The Illinois Court system has three levels of courts; the first is the circuit court – with 24 districts – where most cases start; the second level is the appellate court, with five districts, which hears almost all appeals from the circuit court; and finally there is the Supreme Court. There are some cases which go directly to the Supreme Court, and there are some appeals that go from the circuit level directly to the Supreme Court, but for the most part they handle appeals from the appellate court.
Also of vital importance in the judicial branch is the Administrative Office of the Illinois Courts and the Clerks of Court. The Administrative Office of the Illinois Courts is the administrative arm of the Illinois Supreme Court, led by an Administrative Director appointed by the Supreme Court. The Administrative Office has 10 divisions which help support courts throughout the state. There are Clerks of Court at all three court levels in Illinois. At the circuit level, there are 102 circuit court clerks, one in each county, which are elected positions, whereas the Supreme Court and appellate courts appoint their clerks. Regardless of which level of the judiciary they work for, the clerks of court help run day-to-day operations of the court.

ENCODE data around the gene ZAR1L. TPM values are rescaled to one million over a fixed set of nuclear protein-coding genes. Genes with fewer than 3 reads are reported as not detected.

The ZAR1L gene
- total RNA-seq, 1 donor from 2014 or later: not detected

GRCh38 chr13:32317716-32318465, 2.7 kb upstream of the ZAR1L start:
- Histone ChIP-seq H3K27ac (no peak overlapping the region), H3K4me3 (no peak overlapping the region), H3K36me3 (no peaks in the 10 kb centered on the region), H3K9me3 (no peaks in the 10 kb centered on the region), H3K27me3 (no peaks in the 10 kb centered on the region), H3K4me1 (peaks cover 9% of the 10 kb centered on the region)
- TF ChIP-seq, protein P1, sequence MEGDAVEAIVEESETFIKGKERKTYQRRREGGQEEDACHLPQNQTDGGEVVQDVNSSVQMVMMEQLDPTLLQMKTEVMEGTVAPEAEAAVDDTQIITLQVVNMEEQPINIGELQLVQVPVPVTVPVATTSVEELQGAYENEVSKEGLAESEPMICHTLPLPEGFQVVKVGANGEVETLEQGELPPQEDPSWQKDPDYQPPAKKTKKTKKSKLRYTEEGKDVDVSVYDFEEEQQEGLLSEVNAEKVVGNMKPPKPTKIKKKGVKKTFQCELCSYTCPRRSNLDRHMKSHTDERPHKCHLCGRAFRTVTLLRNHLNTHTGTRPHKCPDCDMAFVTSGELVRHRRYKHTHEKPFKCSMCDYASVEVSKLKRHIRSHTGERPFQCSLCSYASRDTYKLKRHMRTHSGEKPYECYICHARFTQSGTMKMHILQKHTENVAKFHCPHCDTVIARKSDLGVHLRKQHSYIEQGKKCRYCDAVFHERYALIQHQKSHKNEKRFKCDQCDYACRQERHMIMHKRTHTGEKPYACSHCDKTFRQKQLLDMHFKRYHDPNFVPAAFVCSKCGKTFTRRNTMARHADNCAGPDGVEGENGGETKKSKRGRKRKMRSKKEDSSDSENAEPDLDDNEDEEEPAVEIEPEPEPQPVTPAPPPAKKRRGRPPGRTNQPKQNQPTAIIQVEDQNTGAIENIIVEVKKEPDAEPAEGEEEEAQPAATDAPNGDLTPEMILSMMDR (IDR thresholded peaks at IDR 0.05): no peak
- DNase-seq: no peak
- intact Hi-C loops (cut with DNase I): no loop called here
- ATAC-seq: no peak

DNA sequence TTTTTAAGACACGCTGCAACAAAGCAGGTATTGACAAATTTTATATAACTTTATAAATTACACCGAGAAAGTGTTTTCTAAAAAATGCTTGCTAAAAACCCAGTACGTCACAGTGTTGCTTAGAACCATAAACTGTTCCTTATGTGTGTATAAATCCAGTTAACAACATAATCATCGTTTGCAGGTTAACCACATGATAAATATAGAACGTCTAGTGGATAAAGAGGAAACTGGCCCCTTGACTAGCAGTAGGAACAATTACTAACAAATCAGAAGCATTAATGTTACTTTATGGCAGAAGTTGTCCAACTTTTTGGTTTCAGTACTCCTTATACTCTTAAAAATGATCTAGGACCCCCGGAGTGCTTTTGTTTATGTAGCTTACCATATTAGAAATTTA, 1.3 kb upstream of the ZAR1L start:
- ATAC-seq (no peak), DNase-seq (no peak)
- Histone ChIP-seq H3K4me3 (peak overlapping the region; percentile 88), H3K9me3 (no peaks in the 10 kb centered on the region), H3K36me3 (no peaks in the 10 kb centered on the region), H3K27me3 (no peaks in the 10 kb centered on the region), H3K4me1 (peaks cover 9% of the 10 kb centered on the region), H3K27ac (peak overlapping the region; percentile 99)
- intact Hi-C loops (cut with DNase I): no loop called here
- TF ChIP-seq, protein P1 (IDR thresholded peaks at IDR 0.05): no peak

Understanding the structure of the courts is important because all courts ultimately need to answer to the Supreme Court who has “[g]eneral administrative and supervisory authority over all courts”. The Chief Justice exercises this power with help from the Administrative Office of the Illinois Courts.
The structure of the court is important to understand what information we are and aren’t able to obtain from the courts.
What Can and Can’t We Get?
FOIA is the primary statute that provides for public access to information about government, and so it is the statute which provides for the greatest amount of access. While some court records are already accessible to the public, they are very limited, and the access exists not through FOIA but instead through other laws. For example, court records are already public record pursuant to the Clerks of Courts Act. This is an issue because relying on other laws leaves a patchwork at best, and glaring holes at worst.